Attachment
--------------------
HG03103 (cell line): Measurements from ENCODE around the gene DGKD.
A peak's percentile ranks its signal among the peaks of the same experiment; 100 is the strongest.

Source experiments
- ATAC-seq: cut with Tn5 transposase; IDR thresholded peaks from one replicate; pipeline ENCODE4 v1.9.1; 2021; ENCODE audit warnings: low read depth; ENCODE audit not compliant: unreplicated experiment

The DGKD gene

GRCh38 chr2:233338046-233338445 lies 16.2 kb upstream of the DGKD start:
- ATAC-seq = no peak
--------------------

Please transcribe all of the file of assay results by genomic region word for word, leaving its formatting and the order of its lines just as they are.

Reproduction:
HG03103 (cell line): Measurements from ENCODE around the gene DGKD.
A peak's percentile ranks its signal among the peaks of the same experiment; 100 is the strongest.

Source experiments
- ATAC-seq: cut with Tn5 transposase; IDR thresholded peaks from one replicate; pipeline ENCODE4 v1.9.1; 2021; ENCODE audit warnings: low read depth; ENCODE audit not compliant: unreplicated experiment

The DGKD gene

GRCh38 chr2:233338046-233338445 lies 16.2 kb upstream of the DGKD start:
- ATAC-seq = no peak